IPv4 to IPv6 - Migration and Adoption Options for Businesses

The internet runs on IPv4 addresses. Websites and internet connected devices connect and identify each other with the help of IPv4. It's a simple yet powerful set of numbers as it helps in communication, entertainment, security and more. Since the early days of the internet, these four sets of numbers that range from 0 to 255 keep the internet together.

Because of the increasing number of devices connecting to the internet as well as websites being set-up on a daily basis, it's easy to surmise that IPv4 addresses could face some form of scarcity soon. Migration to IPv6 should be considered as early as possible.

The Pros of IPv6 over IPv4

If you ask IBM, IPv6 is the future with the simple reason that IPv4 addresses come with only 32 binary bits - a very limited number considering the increasing demand. IPv4 can only generate 4.2 billion addresses and that number is very limited considering how technology rapidly upgrades. On the other hand, IPv6 comes with 128-bits which means it could create 340 x 1036 addresses. If you want to future proof internet connectivity, IPv6 leads the way.

The advantage does not end there: simplified header format, encryption right out of the box, efficient routing and more could lead to better connectivity with increased security without the additional 3rd party tools. It's an ideal solution to ensure that the world of the internet continues to thrive.

The Challenge of IPv4 Migration

Although IPv6 migration is highly recommended, there are numerous factors that discourage network administrators from doing so. Among them is the hardware requirements for IPv6. While it's true that migration is all about the right set-up and not the hardware, there are legacy network devices that will have to be changed in favor of IPv6. Hardware changes means purchasing new equipment and businesses who already have a set-up in place are hesitant to spend more without immediate advantage.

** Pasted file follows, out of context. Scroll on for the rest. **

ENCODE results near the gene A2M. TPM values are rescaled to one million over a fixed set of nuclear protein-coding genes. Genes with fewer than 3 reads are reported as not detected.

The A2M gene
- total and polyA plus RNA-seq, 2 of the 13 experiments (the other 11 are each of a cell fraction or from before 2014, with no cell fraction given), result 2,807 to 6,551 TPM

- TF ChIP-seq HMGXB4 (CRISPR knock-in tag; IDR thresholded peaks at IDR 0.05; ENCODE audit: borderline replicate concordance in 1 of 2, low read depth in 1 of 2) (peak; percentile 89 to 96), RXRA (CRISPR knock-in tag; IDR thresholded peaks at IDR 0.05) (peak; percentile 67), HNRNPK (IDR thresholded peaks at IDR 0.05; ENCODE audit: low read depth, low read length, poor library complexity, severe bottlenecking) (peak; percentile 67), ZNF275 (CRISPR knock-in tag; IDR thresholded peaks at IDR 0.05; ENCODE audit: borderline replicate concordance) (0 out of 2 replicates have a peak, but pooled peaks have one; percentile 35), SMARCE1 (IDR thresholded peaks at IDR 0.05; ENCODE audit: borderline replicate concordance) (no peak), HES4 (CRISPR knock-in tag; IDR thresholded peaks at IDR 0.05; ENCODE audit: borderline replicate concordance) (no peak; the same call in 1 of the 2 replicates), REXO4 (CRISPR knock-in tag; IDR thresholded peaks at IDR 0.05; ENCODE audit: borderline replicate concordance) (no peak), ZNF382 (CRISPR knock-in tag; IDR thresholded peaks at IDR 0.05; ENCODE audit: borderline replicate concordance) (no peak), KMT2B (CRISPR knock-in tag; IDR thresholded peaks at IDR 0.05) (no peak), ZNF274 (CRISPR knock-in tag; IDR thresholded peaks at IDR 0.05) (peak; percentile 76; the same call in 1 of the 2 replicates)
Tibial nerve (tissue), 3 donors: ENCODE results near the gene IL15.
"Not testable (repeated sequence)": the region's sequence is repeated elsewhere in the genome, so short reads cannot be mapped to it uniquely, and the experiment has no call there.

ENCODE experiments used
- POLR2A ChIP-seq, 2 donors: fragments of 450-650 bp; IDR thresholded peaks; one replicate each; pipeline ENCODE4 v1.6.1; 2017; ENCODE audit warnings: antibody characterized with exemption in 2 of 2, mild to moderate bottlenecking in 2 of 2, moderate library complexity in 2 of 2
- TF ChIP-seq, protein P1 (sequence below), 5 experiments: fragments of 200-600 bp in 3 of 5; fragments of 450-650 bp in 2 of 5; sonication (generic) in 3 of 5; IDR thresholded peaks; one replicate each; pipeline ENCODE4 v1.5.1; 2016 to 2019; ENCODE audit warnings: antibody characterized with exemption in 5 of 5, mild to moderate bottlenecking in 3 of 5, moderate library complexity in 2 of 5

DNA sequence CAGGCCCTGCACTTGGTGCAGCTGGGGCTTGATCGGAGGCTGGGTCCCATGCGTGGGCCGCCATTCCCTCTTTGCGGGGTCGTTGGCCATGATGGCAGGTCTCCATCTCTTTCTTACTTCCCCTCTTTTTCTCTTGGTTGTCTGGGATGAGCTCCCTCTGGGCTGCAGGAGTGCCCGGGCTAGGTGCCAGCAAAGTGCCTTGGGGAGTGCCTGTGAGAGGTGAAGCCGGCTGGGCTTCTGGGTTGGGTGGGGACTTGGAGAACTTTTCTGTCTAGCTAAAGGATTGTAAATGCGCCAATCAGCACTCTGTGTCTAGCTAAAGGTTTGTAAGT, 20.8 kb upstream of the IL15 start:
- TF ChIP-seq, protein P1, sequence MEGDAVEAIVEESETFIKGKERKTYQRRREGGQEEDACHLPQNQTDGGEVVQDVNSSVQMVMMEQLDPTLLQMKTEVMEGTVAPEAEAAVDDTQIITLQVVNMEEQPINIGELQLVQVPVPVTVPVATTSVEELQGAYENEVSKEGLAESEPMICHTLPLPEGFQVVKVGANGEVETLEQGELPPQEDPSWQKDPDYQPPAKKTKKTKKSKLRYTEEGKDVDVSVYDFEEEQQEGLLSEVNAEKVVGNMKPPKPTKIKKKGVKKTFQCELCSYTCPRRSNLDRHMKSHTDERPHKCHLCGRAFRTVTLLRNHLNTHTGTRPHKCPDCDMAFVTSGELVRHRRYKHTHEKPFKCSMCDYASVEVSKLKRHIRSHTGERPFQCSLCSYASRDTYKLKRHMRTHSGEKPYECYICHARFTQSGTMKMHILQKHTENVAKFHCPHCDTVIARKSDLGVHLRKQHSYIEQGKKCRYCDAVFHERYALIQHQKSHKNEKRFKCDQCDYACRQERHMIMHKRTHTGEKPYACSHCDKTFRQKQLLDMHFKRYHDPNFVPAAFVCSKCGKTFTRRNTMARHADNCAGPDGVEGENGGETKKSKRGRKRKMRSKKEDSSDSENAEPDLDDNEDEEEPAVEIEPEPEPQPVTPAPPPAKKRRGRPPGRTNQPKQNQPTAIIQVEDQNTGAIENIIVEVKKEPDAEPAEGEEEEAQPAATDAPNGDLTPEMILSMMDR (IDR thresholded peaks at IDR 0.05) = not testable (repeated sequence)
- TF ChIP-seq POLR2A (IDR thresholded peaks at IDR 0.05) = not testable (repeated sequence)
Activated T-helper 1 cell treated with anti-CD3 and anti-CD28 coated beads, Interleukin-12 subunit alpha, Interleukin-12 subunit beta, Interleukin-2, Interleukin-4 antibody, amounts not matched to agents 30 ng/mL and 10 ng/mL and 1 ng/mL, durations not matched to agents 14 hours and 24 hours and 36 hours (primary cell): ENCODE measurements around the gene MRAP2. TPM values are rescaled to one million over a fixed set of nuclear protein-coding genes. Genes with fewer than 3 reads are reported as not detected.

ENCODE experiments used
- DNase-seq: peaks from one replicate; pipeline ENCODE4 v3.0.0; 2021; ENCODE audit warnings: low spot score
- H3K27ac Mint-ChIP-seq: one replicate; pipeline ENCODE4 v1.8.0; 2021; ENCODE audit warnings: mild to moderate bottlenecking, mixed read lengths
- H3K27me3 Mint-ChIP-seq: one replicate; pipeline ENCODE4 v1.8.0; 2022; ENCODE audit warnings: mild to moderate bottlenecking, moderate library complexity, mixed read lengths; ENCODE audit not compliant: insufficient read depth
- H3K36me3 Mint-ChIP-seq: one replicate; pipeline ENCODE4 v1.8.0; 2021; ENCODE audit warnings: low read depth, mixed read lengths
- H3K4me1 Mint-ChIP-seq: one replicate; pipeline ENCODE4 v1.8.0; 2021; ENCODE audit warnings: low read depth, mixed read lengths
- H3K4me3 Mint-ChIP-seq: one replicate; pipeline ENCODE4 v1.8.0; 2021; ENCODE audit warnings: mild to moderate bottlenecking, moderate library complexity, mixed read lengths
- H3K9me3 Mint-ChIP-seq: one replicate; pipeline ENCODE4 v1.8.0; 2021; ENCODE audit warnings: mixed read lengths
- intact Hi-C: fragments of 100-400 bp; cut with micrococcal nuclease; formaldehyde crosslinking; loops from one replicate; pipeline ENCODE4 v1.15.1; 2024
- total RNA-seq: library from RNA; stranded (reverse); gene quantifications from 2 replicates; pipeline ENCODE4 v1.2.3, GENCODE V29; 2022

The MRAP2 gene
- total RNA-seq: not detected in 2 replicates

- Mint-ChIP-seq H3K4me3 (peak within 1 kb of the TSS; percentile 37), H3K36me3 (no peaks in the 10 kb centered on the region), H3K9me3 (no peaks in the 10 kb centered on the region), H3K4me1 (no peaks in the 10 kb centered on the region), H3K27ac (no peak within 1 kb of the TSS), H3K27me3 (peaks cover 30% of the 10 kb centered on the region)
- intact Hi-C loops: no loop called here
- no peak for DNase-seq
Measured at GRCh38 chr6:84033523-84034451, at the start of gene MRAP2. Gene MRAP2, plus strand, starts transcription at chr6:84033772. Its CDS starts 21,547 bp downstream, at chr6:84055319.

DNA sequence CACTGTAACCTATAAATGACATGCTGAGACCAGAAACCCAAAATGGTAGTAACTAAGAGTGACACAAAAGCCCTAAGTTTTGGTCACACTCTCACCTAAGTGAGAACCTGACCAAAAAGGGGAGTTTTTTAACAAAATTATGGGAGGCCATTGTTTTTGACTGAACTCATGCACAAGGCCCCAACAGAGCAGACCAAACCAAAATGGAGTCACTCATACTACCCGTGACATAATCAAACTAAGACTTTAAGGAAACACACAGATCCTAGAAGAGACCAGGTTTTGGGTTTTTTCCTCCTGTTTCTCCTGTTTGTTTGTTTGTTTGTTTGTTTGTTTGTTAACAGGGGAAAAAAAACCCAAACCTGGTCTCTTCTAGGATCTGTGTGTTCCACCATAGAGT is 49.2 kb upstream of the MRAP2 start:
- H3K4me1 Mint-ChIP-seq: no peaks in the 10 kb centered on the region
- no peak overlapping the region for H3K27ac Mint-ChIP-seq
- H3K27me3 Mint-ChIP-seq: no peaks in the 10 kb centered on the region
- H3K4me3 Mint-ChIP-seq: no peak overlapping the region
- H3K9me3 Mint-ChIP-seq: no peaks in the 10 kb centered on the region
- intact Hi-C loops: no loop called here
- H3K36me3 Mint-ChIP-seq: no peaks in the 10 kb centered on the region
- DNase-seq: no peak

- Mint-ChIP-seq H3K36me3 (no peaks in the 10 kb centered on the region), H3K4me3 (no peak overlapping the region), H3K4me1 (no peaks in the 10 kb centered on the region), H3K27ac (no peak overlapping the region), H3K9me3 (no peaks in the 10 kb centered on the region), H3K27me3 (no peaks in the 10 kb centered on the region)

Another reason not to migrate to IPv6 for now is the current use of NAT to address the challenges of IPv4. Businesses use NAT for their network connection while utilizing the customary IPv4 for local connectivity.

Migration and Adopting Options

Businesses and institutions that consider adoption of IPv6 have a good number of options for proper implementation. One of the most popular methods is the creation of a dual-stack network. In gist, this type of network is built to understand both IPv4 and IPv6 simultaneously. This is ideal for businesses who are already future proofing not only for online connectivity but within their network as well. Dual-stack could connect users within the network on IPv6 while using IPv4 for online connections since most websites use IPv4 protocol.

Another adoption option for IPv6 is with the use of IPv6 tunneling. One of the biggest concerns of adoption and transition to IPv6 is compatibility and tunneling provides that solution within the network. Its role is to "encapsulate" IPv6 connections so that it could become compatible with IPv4 connections. The beauty of this option is the fact that it can also go the other way (IPv4 connection to IPv6) which means it can be set-up to handle various types of connectivity at the same time.

Last but not the least, NAT-PT or NAT Protocol Translation - as the name suggests, this type of set-up literally translates IPv4 to IPv6 and vice versa. There are network hardware today that are built with this type of service. This is ideal for those looking to make some hardware upgrades in their network with the intention of future proofing their network technology.

These three options for adopting IPv6 have their unique advantages and disadvantages. It's important to take note of what they can do to any given set-up to ensure that the correct solution for adoption and eventual migration is selected.

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